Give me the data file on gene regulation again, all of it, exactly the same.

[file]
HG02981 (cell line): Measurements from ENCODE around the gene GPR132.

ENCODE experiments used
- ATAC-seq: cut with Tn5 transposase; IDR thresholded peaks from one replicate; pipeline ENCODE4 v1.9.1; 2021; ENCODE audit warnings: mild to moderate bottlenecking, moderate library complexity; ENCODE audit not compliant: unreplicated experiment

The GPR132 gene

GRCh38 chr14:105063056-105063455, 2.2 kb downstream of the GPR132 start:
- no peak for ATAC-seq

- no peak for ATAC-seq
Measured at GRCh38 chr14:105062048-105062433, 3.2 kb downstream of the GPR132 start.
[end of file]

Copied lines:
HG02981 (cell line): Measurements from ENCODE around the gene GPR132.

ENCODE experiments used
- ATAC-seq: cut with Tn5 transposase; IDR thresholded peaks from one replicate; pipeline ENCODE4 v1.9.1; 2021; ENCODE audit warnings: mild to moderate bottlenecking, moderate library complexity; ENCODE audit not compliant: unreplicated experiment

The GPR132 gene

GRCh38 chr14:105063056-105063455, 2.2 kb downstream of the GPR132 start:
- no peak for ATAC-seq

- no peak for ATAC-seq
Measured at GRCh38 chr14:105062048-105062433, 3.2 kb downstream of the GPR132 start.